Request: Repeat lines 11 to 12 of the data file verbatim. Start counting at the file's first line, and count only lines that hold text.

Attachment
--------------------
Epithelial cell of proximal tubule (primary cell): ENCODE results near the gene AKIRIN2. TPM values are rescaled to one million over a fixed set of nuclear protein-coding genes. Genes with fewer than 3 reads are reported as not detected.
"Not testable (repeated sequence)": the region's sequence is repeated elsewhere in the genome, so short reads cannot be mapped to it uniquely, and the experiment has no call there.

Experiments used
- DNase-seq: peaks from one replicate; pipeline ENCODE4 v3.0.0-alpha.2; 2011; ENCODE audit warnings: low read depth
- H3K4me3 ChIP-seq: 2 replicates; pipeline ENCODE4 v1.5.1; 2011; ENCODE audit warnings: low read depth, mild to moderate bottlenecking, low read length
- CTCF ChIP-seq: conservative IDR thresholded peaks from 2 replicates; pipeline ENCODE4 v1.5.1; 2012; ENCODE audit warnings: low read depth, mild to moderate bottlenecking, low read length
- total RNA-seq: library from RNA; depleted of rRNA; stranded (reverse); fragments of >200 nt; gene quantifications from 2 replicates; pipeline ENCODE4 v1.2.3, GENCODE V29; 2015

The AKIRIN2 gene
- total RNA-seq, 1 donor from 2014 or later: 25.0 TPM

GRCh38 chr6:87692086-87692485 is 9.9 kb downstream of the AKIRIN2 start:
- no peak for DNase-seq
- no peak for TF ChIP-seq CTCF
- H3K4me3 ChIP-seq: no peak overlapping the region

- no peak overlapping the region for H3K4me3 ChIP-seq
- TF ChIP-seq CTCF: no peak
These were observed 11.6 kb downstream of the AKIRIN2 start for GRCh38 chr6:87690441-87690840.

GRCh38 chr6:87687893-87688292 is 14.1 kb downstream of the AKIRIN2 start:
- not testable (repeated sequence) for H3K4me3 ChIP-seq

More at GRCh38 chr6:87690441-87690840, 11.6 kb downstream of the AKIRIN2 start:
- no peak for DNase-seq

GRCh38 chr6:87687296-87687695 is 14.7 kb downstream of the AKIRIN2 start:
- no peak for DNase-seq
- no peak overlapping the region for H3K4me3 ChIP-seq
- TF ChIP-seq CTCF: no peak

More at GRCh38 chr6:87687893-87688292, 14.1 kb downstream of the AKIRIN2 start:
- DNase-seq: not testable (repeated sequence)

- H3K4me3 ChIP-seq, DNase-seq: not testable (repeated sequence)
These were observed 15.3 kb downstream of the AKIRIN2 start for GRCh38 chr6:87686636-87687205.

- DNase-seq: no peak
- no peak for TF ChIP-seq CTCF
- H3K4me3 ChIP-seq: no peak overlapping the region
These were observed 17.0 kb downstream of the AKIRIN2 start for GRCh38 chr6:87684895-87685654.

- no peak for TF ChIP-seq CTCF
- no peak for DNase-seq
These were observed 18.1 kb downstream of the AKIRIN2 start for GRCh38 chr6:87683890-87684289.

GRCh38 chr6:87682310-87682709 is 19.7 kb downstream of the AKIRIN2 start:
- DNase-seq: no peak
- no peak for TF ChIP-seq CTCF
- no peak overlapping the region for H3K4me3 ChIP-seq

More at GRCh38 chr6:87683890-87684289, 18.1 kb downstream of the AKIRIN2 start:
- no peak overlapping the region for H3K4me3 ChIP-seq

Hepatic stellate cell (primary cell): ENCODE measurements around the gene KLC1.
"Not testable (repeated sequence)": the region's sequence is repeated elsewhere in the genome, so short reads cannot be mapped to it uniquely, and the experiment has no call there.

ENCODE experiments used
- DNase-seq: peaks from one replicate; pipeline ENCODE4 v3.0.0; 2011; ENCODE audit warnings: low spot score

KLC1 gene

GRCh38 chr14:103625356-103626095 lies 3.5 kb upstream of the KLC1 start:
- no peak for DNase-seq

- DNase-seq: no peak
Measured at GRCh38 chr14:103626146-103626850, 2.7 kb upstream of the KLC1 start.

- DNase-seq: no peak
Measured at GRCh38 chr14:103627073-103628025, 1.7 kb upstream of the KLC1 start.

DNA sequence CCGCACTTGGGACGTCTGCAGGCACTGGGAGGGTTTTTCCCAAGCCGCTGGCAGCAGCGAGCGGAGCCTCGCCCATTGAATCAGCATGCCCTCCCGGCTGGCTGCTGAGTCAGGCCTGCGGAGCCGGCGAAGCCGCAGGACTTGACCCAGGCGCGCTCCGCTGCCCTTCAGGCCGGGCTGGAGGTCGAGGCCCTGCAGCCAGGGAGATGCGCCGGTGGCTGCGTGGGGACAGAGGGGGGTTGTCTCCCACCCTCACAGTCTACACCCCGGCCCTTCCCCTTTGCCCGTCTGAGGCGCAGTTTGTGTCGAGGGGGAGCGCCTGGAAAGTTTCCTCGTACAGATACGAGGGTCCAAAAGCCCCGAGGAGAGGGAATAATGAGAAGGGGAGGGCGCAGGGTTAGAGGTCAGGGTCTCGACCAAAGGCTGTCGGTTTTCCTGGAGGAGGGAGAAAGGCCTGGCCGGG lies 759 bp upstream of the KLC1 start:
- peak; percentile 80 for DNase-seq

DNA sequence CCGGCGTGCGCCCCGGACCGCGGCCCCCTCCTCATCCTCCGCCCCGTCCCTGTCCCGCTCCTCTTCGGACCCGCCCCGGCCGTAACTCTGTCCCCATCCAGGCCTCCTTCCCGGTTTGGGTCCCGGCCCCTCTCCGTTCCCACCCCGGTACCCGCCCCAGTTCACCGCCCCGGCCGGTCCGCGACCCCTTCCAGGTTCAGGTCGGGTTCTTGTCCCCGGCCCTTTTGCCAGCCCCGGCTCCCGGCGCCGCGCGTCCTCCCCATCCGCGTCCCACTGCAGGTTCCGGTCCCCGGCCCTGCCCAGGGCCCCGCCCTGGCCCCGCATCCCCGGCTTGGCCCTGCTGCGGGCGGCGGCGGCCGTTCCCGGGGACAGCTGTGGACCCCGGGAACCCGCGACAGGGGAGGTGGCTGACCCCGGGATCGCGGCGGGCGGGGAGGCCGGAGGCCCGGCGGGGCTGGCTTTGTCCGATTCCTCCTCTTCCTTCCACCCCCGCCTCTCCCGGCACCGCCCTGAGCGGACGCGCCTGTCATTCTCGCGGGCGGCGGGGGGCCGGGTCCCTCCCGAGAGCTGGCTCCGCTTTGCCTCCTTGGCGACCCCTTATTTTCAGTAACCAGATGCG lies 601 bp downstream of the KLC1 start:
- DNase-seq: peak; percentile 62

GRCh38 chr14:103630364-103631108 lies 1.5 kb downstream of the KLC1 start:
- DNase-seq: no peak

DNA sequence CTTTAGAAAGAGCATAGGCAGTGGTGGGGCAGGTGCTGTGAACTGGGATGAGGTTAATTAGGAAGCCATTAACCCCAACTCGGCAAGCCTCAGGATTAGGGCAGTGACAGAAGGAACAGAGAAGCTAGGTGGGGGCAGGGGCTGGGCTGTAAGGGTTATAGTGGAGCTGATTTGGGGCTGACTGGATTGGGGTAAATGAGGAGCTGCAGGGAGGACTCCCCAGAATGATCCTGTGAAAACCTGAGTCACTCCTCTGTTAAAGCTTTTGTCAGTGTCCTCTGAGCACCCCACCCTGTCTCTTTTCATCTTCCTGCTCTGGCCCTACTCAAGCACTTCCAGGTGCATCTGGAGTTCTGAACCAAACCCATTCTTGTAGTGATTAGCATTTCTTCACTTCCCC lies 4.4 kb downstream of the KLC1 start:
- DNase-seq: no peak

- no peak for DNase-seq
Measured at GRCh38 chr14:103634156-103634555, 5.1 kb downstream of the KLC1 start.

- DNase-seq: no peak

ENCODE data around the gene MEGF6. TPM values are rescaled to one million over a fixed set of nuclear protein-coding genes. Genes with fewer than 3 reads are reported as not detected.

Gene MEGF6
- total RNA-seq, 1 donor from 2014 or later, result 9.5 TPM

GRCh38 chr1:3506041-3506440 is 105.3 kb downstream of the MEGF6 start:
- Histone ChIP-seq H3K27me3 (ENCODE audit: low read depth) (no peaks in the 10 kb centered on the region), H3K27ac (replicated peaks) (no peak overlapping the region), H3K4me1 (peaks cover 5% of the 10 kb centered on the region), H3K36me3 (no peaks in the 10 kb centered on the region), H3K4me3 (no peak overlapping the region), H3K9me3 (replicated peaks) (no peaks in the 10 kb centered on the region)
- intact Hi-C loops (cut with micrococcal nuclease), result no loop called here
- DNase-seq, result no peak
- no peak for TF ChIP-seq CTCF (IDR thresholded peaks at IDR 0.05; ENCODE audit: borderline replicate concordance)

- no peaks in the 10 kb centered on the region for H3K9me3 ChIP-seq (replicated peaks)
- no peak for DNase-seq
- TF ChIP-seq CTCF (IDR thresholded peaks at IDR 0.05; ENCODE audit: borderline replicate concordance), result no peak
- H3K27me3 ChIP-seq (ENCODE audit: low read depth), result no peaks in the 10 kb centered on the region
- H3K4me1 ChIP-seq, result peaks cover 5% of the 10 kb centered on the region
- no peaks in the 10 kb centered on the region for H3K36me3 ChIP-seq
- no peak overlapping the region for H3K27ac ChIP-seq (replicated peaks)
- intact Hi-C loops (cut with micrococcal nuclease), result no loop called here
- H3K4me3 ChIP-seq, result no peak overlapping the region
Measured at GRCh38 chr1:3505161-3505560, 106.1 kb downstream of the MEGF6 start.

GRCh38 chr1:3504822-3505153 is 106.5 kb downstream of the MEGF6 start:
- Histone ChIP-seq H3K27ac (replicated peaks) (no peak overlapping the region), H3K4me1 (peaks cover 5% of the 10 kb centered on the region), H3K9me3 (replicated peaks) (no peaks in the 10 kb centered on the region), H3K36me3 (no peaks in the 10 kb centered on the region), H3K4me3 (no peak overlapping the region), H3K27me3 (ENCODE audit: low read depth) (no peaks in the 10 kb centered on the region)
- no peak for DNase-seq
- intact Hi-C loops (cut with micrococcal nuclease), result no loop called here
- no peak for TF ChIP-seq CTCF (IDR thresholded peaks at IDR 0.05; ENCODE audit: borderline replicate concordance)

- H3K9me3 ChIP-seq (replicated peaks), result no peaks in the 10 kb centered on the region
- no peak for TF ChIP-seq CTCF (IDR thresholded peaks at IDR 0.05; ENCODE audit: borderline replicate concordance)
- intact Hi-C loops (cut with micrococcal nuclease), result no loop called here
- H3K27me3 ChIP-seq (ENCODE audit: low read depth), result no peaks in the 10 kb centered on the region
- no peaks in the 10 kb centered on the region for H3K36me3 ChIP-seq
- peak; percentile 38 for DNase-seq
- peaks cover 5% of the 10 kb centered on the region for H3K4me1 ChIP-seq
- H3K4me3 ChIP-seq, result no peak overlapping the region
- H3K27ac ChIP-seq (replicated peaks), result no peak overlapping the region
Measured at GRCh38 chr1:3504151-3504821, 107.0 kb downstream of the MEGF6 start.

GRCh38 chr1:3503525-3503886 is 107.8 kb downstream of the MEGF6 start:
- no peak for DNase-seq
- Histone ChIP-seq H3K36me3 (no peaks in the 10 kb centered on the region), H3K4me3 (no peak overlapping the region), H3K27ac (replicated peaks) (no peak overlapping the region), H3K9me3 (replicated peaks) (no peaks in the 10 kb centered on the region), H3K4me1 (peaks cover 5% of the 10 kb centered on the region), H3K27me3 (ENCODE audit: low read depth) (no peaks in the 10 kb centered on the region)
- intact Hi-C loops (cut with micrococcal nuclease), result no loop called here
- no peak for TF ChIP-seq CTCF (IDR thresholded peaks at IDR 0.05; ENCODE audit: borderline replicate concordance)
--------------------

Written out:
- no peak for DNase-seq
- no peak for TF ChIP-seq CTCF